June 13, 2021
Elisa Crespo is fighting for a world where all people feel “included, safe, seen, and heard.” Right now, she is focusing on the rights and dignity of Black and Brown transgender women, but her quest for tolerance and inclusivity seems boundless. Crespo took a big step this year — running for the NYC Council. Had she been elected, she would have been the first transgender woman of color to occupy a seat on the council. Though Crespo is open about her identity, she is explicit that her desire to run for political office was not about identity but policy. She remains hopeful that individuals who have not previously seen their identities represented in the spaces she occupied during her campaign will know that they matter.
Crespo is frustrated that in New York City, seemingly one of the most progressive cities in the world, Black and Brown transgender women are not represented in the social and political spaces where the decisions that significantly impact their lives are made. While many of the issues LGBTQIA individuals face are not unique to them, the solutions to these issues have to be intentional, strategic, and specific to LGBTQIA communities to have the necessary impact. Legislation on critical issues such as housing, employment, and education still regularly obscures those who are already marginalized and fighting for access. “Those who have struggled the most often have the best solutions,” says Crespo.
Crespo will assume a new role as executive director of The New Pride Agenda, an organization whose “purpose is civic engagement and public policy advocacy on behalf of New York’s diverse LGBTQIA community.” She has laid out an ambitious agenda for the organization and the state. Crespo admits that pursuing electoral politics took some of her time and energy away from working with policymakers to make the change she is so desperate to see and is ready to hit the ground running in her new role.
Combining her lived experience, education, organizing experience, and fierce determination, she is “excited to build coalitions” and to “hold elected officials accountable.” Crespo ultimately wants to see communities thrive but recognizes how much groundwork there is to be done to create better material conditions for people, first and foremost.
Two years ago, the Gender Expression Non-Discrimination Act (GENDA) became law in New York. It added gender identity and gender expression as protected classes under the state's human rights and hate crime laws and banned discrimination in employment, housing, and public accommodations based on gender identity and gender expression. The fact that it was legal in New York to discriminate against an individual because of their gender identity or expression up until 2019 is one of the myriad reasons that transgender individuals, especially women of color, remain so vulnerable. Crespo became a sex worker at a young age and experienced the “horror of the criminal justice system as a trans woman of color.” She credits the LGBTQIA community with helping her access feelings she had denied herself for so long in order to survive and for encouraging her to look towards her future — a challenging thought for trans women of color who are murdered at alarming rates.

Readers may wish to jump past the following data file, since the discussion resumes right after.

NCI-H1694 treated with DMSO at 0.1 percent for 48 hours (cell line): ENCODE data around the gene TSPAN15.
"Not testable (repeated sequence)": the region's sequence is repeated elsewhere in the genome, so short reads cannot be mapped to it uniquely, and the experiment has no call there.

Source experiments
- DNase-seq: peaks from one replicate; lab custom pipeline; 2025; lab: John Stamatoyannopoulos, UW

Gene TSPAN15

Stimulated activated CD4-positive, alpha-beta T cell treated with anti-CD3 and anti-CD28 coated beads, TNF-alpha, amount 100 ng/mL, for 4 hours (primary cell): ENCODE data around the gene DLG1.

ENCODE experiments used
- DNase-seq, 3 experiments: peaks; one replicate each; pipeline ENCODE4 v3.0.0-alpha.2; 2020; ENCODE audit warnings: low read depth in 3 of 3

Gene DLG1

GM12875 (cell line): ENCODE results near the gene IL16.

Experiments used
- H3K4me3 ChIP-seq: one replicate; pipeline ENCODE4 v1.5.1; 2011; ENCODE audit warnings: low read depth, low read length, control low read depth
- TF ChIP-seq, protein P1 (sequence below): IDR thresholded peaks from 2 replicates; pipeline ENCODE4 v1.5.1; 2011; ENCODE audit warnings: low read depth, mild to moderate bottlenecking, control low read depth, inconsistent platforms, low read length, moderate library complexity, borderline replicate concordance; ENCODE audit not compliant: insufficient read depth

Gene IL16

Crespo is determined to fix this. Her priorities at New Pride Agenda include specific reforms that will bring immediate relief to those in need and long-term investments in future generations. She plans to seek protections for incarcerated individuals and to continue fighting to decriminalize sex work. She mentions scholarships and apprenticeship programs as examples of plans to help individuals move from simply surviving towards thriving. Crespo wants schools to adopt comprehensive, inclusive, age-appropriate sexual education curriculums that will reduce stigma at an early age and allow LGBTQIA children to feel safe and accepted, along with reducing sexual violence. DSW staffers J. Leigh Oshiro-Brantly, Frances Steele, Crystal DeBoise, and Melissa Broudo have an article coming out in the Charleston law review this year detailing how essential inclusive sex education is to the fight against human trafficking.
We must “teach children at a young age that no matter who people go to bed with or who they go to bed AS … everyone deserves to be treated with dignity,” says Crespo. She laments that queer youth still feel alone and experience suicidal thoughts at much higher rates than non-queer youth but knows that this opportunity to educate people can help change that. Crespo encourages allies to speak out and take the initiative and for those feeling unseen and unheard to ask for help. “A closed mouth doesn’t get fed,” she says. Crespo has blazed a trail for many people who never thought they could aspire to a public life and have felt powerless to change the trajectory of their own lives away from the margins.